Despite its progress, Ghana is still ranked only 142 of the 179 countries in the UN human-development index, which measures quality of life. Some Ghanaians are so poor that they turn to desperate measures. Just last week, when a Ghana International Airlines plane landed at Gatwick Airport near London, the undercarriage contained the dead body of a man who had apparently risked his life to flee the country. He perished at high altitude.

Ghana has been fortunate that its major export commodities, gold and cocoa, have been immune to the global financial crisis, and have even enjoyed a rising demand. But many people are excluded from this export-driven growth. Inflation is high, and Ghana's currency has plunged in the past year.

"It looked like Ghana had turned the corner, but it's a fragile model," says Yao Graham, co-ordinator of Third World Network-Africa, a research and advocacy group in Ghana. "Many enterprises have collapsed, and there are loads of young people who can't get a job, while the rich are living in compounds with barbed wire and guard dogs."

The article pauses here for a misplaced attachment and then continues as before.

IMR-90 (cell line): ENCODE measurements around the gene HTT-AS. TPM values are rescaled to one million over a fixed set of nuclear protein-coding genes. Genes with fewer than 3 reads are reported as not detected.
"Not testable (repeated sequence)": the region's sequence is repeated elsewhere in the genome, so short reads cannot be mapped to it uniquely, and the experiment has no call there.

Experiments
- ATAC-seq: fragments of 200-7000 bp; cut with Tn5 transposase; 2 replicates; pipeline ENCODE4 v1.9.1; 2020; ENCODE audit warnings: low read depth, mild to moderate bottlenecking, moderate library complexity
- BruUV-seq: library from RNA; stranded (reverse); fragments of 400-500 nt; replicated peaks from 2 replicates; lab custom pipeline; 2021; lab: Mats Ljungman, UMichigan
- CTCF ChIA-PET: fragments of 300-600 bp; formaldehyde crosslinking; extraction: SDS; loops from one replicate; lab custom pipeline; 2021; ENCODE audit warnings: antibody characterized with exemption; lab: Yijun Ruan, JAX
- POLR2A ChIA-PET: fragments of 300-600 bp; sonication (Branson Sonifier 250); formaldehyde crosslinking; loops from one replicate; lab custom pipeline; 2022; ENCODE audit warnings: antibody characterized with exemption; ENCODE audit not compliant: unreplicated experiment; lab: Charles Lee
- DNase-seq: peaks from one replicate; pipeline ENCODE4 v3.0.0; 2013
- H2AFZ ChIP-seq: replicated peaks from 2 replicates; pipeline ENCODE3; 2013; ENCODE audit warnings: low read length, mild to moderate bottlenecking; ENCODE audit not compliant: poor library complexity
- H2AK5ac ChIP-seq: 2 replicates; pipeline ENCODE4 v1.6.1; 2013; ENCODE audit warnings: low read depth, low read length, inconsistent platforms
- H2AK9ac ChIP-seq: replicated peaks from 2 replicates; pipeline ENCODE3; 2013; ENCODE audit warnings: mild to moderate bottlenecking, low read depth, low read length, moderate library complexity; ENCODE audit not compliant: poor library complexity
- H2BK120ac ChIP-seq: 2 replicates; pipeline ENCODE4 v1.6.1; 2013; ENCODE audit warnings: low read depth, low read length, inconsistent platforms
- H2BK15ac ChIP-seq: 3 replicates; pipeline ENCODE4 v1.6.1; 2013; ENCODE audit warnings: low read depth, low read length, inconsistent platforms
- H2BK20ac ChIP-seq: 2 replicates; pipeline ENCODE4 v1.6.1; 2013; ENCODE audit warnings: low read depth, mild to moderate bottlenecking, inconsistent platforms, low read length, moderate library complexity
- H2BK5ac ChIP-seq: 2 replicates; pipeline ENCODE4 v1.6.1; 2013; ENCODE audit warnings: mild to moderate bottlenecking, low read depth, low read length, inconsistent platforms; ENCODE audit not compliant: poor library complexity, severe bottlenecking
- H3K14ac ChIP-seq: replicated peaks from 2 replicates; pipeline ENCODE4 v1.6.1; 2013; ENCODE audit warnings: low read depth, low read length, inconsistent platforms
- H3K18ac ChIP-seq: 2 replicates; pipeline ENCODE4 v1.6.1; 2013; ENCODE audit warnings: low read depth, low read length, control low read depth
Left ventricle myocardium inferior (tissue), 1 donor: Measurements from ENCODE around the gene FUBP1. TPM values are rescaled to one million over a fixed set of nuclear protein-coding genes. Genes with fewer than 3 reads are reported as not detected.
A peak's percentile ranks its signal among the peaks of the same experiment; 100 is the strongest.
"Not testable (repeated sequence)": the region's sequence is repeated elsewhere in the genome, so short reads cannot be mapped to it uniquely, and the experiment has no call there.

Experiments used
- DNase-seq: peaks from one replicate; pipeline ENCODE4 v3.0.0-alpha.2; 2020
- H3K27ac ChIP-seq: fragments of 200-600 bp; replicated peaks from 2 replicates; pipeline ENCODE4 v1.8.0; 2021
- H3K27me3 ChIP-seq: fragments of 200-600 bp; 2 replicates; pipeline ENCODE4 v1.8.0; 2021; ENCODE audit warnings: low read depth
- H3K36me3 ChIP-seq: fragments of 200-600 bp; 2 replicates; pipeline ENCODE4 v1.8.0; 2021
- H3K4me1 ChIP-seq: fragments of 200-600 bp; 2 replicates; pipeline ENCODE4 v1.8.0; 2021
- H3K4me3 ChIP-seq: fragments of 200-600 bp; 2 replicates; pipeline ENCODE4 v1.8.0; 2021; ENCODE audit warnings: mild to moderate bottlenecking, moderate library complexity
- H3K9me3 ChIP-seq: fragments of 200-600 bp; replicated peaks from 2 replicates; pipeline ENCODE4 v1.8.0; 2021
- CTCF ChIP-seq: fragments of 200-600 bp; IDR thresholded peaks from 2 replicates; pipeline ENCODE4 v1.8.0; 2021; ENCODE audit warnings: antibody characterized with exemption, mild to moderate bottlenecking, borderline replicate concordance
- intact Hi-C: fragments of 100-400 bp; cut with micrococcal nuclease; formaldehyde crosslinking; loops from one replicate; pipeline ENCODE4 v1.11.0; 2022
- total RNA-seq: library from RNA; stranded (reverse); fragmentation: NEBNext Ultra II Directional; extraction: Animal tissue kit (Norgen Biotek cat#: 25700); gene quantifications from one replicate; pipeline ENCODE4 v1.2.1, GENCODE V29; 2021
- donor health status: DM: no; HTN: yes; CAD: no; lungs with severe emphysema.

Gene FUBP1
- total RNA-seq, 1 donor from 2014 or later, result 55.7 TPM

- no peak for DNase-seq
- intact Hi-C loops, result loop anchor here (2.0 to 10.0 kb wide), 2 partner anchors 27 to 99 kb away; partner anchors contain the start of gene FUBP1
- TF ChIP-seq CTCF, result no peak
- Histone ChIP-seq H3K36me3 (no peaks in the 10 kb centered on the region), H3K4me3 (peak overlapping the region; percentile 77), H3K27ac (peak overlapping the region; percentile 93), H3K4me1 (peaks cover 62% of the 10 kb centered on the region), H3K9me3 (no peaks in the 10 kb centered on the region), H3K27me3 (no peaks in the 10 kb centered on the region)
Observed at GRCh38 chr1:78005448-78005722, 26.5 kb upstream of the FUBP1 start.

The massive expansion in Ghana's school system was widely praised by Western donors, but it also provoked fears that it would weaken the quality of education. The influx of poorer children into the schools has prompted many middle-class parents to pull their children out and send them to private schools.

At Mr. Nettey's school, the enrolment surge has brought children as old as 15 to the Grade 1 class. Its class sizes are up to 60 children because no new teachers were hired when the surge began.

"Under normal circumstances, I would say it's too much," says the school's headmistress, Florence Aidoo. "But here, the teachers are doing it joyfully. They know that some people have to make sacrifices for things to move forward."

Mr. Nettey is not exactly joyful. He says he could earn more money if he quit and switched to an IT job, and he might have to do it some day. "I want to stay, but if things continue like this, it will be difficult," he says.

How does he manage to keep working 12-hour days to teach 36 classes? "I have a desire to help the children," he says. "I see them as my little brothers and sisters."